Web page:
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Zimpel 43 Lloyd Zimpel Down-Time The door-line was down again and Rosnic's head hurt: it was getting so they went together, Uke the heat and the paint. He'd been watching the doors mosey past and abruptly, with a loud crack, the line stopped. The doors jerked back and forth, their hooks to the links in the overhead chain creaking in the sudden silence. It looked like a mile of the damned ugly things swaying under the flourescent lights. Rosnic's head relished the momentary peace. From the far side of the plant he heard the faint clank of the freezer-line and the voices of the workers there echoing under the tin roof. Sometimes he wished he had the freezer-line: it seemed like a better bunch of guys. Then his own man, Kelly, was yelling in his old-country lilt: "Hey, 'ave we got a leadman 'ere or wot? This is costin' us good money!" Everybody else—Fisher, Stanley, Buster, even Barrymore, who didn't smoke—headed for a cigarette on the fire-escape. So a dozen refrigerator doors back up, so it's two-bits gone in piece work—they'd make that trade for a break in the night shift. But not Kelly, the Irish green-carder, always busting his ass. Just to show up the others, Rosnic figured. Why wasn't he working construction like the rest of his kin instead of here, always bitching? He knew there was nothing Rosnic could do. They guys in the engine shack knew the line was down. What the hell did Kelly want, for him to trot over and remind them? He heard Barrymore, the college kid, call from the fire escape, "Take it easy, Irish. I can use a Uttle break." Sure, he'd be gone by faU and didn't care if the line ever ran so long as his base-rate held. "You're one laddie who can use more than that," said Kelly, but not in a bantering tone. Rosnic pulled off his nose mask. One of the painters—it could be Gorman , with all that gear he couldn't tell—poked his head out of the paintshed and stripped off the tape that sealed his visor to his collar. "What's it look like, Leo?" he called, wanting to know if it was worth the trouble to unwrap. Rosnic only shrugged. Get off my back, he thought, and started up the steel ladder to the catwalk. Above, Uke a huge bicycle chain gone slack, the door-Une threaded down through troUeys suspended from I-beams near the ceiling. Nobody was on the catwalk. That figured, Rosnic thought sourly. Augie, the maintenance man, was probably having a smoke, too. From the bottom of the ladder, Kelly called, "Ya find it yet?" Rosnic gritted 44 the minnesota review his teeth and didn't answer. Then he saw Augie push past the swaying reefer doors to come quickly up the ladder. "What's up now?" Rosnic asked him. Augie edged past on the catwalk. "Search me," he said. "Well, ain't you supposed to be running this damn thing? It's down as much as it works." "Look," Augie said. "It's a machine. It wears out. It breaks down. I can't work miracles." "Never mind miracles, just run the line." "If it runs, that's a miracle," Augie said. He moved along the catwalk , thumping the master-links with the heel of this hand. "Some of this shit is so old—" he said. "Wait a minute." He pulled a hammer out of his toolbelt and banged at a link that had buckled and jammed at one of the troUeys. "There you go, Leo," he said. "Good for another ten minutes. Throw that master." Rosnic reached back and flipped the switch, and the line came alive with a jerk. "Jeez," he muttered. "Another miracle." Below, his crew stubbed out cigarettes on the fire-escape and hustled back before any untacked doors slipped past. Stanley, with a blue bandana on his head instead of a cap like everybody else, gave him an exaggerated OK sign with his thumb and forefinger. Kelly, he saw...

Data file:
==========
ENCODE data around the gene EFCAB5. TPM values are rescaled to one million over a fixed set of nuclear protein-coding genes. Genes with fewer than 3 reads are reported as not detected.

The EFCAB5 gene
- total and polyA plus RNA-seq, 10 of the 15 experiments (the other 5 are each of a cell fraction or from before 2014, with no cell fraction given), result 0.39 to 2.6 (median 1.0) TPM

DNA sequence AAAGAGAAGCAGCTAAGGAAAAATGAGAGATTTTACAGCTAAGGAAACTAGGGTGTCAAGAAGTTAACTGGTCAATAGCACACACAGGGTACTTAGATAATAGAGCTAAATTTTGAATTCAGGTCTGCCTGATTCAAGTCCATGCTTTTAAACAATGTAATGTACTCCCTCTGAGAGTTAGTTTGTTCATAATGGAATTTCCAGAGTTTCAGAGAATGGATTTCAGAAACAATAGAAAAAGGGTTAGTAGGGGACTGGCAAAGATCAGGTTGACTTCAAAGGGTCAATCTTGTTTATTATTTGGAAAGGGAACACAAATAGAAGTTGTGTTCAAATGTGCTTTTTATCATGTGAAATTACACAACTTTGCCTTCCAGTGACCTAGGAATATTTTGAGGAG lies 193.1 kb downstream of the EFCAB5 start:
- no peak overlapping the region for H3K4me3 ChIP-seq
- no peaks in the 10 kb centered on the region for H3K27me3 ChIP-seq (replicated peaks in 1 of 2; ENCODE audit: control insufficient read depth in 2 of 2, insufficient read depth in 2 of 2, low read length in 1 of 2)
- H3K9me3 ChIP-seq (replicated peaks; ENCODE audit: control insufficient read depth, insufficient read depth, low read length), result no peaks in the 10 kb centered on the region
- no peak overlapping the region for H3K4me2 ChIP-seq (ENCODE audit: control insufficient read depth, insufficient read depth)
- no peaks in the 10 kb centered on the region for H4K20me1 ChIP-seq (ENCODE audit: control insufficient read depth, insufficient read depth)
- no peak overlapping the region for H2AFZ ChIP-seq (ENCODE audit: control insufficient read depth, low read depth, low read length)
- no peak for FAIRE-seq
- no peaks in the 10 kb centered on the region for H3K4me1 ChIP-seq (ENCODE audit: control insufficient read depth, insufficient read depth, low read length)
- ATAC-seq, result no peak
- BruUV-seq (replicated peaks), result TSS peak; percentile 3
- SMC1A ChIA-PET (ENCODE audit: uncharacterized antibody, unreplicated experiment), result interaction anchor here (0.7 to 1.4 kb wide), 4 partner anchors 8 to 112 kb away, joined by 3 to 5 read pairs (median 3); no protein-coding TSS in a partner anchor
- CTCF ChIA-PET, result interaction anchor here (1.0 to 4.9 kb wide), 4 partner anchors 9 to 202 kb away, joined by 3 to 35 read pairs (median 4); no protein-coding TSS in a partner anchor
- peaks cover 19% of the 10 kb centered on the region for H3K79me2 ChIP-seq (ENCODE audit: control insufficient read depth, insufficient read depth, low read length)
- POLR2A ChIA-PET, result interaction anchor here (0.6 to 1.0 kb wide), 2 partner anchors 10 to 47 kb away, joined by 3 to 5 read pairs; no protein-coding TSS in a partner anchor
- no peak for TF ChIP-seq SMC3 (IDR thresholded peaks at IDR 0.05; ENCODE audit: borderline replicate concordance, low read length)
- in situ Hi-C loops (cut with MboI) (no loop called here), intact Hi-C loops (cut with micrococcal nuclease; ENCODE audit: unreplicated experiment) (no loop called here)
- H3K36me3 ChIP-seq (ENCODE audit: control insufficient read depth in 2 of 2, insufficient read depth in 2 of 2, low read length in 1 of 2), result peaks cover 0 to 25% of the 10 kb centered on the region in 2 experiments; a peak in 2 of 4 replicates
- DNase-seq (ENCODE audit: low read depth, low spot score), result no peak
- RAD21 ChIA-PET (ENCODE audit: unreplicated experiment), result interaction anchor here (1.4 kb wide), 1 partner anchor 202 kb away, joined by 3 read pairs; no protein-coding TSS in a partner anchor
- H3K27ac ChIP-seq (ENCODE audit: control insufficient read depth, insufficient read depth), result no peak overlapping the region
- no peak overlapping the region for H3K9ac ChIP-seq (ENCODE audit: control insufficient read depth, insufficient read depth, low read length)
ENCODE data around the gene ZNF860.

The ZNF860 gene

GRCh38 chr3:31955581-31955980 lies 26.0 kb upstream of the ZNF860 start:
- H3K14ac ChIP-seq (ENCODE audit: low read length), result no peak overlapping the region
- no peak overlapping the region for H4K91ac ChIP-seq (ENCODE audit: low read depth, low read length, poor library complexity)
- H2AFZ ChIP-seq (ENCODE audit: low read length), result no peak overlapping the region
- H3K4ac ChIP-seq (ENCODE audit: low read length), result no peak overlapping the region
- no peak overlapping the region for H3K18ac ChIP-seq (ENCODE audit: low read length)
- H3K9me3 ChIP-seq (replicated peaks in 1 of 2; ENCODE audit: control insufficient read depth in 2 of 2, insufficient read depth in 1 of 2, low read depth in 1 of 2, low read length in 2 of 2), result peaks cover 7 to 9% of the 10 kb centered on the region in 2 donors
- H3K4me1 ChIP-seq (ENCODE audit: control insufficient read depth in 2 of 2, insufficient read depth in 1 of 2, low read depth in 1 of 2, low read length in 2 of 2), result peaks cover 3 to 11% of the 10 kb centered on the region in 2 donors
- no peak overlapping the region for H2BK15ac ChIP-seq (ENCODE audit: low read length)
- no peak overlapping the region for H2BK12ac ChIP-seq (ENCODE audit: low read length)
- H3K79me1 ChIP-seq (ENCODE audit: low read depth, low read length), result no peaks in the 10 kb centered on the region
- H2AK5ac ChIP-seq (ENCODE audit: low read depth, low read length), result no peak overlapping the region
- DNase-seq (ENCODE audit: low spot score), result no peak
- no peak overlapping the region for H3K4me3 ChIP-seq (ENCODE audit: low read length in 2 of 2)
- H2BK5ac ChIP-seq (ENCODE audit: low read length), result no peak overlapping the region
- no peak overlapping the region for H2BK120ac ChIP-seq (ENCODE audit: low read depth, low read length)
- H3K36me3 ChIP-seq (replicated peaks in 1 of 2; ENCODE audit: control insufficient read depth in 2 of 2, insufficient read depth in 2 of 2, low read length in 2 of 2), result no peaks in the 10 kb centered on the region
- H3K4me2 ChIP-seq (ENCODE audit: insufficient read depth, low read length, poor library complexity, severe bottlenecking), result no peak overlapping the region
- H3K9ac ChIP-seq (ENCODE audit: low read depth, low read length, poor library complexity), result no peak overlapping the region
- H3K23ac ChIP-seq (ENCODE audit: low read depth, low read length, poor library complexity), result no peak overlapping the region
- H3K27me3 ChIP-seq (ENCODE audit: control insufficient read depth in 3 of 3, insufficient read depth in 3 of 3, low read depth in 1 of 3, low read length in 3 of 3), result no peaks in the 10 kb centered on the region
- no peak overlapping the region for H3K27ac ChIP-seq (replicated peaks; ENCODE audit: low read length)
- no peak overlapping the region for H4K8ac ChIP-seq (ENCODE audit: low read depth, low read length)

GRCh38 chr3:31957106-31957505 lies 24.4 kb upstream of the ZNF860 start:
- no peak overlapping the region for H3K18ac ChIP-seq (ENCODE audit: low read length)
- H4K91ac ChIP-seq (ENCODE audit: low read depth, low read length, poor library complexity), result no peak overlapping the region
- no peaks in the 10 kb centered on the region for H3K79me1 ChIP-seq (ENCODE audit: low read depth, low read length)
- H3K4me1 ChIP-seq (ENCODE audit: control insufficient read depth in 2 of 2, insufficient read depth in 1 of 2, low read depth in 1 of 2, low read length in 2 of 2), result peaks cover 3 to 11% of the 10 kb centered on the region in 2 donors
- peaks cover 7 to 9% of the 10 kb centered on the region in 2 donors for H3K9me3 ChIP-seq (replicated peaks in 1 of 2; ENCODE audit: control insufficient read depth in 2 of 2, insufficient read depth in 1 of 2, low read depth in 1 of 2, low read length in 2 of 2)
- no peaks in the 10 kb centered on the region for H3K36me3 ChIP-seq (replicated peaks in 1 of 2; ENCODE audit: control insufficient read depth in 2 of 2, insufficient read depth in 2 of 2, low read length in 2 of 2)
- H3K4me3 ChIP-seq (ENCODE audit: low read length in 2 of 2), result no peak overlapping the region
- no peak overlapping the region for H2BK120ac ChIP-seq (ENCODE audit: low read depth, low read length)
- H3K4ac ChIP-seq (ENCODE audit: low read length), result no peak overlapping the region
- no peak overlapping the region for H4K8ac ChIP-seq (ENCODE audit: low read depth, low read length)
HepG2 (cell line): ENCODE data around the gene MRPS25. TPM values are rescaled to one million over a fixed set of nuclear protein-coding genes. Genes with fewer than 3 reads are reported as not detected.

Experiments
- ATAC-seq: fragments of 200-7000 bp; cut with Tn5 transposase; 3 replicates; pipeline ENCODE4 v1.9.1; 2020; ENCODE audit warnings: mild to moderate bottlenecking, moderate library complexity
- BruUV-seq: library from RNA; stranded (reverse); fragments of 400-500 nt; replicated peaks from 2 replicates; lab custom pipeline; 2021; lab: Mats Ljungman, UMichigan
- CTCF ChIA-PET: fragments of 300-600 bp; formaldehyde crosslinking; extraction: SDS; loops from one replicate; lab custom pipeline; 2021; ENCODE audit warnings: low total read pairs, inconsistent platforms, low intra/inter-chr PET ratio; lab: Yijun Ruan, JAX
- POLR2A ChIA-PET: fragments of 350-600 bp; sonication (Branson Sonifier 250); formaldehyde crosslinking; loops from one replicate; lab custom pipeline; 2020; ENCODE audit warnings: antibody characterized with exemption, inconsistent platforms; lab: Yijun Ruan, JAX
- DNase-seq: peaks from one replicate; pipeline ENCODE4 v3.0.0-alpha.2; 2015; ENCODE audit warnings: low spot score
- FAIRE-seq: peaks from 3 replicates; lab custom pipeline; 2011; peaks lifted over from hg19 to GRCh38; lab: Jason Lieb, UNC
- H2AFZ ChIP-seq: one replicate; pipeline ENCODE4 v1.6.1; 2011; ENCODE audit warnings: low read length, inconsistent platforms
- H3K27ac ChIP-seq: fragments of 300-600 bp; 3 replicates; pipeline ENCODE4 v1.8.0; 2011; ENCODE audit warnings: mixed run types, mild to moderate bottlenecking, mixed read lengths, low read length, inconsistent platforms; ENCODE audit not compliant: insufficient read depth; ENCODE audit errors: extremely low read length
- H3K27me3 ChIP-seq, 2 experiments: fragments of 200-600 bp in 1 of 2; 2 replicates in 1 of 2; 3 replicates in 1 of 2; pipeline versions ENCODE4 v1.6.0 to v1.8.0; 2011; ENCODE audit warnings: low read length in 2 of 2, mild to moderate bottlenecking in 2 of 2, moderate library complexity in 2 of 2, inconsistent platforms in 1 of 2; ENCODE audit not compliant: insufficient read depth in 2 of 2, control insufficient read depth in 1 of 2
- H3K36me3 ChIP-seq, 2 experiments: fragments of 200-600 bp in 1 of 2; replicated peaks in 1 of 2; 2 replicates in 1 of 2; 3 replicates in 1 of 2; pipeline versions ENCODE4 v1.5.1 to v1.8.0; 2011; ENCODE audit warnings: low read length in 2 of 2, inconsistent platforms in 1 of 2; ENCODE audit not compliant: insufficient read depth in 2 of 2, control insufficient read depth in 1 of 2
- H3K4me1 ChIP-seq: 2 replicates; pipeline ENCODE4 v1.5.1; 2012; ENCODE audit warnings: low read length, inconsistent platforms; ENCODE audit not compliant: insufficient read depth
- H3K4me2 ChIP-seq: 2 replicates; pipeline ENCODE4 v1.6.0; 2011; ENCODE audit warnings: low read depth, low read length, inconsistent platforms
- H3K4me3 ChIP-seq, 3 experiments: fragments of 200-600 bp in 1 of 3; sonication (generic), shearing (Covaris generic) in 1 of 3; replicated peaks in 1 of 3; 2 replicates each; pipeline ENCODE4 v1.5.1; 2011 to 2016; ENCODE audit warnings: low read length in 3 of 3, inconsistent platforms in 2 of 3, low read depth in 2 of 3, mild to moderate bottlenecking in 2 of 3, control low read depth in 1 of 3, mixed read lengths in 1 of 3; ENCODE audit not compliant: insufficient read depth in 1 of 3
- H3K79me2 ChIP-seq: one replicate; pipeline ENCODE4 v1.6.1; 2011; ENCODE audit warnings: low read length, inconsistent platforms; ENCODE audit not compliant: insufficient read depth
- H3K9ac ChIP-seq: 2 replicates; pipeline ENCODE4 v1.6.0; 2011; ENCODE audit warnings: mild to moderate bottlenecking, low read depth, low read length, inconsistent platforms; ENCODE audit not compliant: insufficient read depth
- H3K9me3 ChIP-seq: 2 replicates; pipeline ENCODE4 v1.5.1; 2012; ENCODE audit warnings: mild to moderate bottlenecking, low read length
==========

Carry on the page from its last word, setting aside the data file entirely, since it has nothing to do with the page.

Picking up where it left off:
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pp. 43-49
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